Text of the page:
Whether you've been cookied or tracked, or followed home by companies, all they can see is a browsing habit, not a preference.
For example, I use the Web a lot for work, and the course of a week, I'll visit hundreds of sites that are just research to me, nothing more.
Some algorithm somewhere will serve up ads based on this browsing and get is exactly wrong. Relevance requires a couple of key ingredients:
- connection to intent
- earned trust
I'd like to invite you to pause for a moment and think about how many people you can truly count on to be there for you. Forget the public displays. When you're really on the spot for something and need help, who do you call?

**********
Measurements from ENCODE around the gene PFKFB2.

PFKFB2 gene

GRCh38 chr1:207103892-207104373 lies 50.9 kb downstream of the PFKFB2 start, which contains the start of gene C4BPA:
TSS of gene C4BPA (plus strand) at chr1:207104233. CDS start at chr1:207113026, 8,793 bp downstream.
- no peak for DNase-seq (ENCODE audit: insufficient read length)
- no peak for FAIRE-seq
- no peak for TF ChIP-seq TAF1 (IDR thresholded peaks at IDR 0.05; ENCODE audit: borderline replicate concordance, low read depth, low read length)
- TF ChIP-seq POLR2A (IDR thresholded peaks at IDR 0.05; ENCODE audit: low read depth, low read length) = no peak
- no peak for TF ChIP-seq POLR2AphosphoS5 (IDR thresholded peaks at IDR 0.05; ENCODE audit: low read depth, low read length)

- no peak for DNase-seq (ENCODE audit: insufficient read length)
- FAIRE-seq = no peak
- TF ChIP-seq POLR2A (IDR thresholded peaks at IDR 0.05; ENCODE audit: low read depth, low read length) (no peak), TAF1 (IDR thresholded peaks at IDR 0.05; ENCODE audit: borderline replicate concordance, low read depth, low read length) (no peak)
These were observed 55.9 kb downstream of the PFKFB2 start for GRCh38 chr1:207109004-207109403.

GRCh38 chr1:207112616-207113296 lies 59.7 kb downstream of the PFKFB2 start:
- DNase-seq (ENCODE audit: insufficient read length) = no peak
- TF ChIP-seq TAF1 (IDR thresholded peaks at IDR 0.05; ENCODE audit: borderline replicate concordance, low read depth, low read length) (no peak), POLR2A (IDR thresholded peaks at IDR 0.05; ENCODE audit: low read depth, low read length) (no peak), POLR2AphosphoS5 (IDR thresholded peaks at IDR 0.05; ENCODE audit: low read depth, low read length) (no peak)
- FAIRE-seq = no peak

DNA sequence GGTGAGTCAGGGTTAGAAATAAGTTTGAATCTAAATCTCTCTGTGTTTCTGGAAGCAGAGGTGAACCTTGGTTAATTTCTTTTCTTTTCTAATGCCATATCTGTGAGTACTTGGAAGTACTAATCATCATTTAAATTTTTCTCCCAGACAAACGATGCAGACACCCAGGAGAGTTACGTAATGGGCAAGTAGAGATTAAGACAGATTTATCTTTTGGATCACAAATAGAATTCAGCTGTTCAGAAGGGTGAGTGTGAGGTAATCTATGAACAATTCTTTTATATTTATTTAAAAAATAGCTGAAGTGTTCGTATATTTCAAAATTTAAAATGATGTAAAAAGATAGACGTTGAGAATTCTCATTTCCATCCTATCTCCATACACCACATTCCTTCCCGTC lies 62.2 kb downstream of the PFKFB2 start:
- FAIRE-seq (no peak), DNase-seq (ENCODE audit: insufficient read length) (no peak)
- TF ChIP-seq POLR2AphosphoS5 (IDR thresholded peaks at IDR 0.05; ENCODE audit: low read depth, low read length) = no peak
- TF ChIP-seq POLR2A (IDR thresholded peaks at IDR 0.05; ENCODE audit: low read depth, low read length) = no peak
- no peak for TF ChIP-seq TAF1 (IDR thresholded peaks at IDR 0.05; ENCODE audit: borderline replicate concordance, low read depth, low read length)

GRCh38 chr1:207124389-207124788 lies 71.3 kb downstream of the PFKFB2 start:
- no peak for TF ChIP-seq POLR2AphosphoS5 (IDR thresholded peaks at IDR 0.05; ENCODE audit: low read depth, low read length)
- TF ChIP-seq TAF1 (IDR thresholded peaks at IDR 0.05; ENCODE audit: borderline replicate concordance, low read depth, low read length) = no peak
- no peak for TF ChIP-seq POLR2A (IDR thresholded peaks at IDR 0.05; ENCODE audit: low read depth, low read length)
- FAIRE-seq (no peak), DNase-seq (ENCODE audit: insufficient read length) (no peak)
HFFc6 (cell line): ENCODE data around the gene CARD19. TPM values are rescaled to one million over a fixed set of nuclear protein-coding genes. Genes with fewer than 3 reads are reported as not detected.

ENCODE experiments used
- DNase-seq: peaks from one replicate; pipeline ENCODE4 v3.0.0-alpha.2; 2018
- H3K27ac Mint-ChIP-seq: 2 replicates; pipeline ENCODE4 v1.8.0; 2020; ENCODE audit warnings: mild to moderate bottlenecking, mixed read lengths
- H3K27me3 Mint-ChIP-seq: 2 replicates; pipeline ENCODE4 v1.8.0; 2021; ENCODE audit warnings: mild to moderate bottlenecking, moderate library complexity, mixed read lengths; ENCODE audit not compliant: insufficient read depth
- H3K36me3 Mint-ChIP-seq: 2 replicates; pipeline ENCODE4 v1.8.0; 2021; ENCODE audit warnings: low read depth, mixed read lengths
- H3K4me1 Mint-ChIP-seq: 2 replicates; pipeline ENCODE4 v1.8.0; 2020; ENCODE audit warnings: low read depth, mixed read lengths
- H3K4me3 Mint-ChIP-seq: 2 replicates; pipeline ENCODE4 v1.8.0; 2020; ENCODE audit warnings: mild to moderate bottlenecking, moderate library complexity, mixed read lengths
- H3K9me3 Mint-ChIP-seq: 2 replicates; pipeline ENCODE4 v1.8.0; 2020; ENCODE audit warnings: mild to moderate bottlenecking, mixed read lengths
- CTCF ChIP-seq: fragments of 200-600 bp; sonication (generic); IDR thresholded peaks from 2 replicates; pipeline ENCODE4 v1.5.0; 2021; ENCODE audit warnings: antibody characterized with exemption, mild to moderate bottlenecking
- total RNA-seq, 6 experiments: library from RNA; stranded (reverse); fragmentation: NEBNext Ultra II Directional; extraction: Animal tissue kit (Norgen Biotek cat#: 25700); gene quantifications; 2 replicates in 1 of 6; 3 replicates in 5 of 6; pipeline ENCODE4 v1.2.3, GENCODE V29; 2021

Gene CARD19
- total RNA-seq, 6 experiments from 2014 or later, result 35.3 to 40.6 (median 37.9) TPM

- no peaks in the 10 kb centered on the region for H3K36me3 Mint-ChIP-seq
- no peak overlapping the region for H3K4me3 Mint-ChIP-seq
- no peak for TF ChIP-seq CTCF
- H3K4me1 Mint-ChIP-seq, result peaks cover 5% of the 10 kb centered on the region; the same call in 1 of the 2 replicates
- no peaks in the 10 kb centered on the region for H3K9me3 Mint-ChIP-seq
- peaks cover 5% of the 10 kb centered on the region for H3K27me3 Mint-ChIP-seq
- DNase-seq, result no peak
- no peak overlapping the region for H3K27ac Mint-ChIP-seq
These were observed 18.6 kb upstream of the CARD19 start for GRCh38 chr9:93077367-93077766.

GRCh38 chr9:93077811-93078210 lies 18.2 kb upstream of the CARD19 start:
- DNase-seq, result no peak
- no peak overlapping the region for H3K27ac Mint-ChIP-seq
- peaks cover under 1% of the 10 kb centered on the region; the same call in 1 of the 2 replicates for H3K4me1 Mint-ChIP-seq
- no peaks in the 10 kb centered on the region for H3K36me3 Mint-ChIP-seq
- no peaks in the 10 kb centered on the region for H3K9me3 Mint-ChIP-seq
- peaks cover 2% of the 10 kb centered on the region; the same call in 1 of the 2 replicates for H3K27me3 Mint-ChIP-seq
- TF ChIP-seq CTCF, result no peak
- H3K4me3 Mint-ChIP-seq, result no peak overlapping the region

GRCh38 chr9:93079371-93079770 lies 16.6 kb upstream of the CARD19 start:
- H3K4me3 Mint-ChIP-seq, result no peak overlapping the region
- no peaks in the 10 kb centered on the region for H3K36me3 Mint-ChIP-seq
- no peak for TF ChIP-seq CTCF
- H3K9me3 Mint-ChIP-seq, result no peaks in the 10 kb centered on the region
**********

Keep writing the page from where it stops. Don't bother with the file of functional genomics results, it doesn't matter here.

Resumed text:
Are you your real self online?
Thanks to this idea of social proofing, more people have what I call status anxiety -- the constant need to be seen getting comments, and retweets, and some action, to show activity. Browsing and sharing habits reflect this public need.
The follow through, or lack thereof, of course, shows one's true colors. Do browsers and networks see that? Only in declarations.
[image by Simon Adriaensen]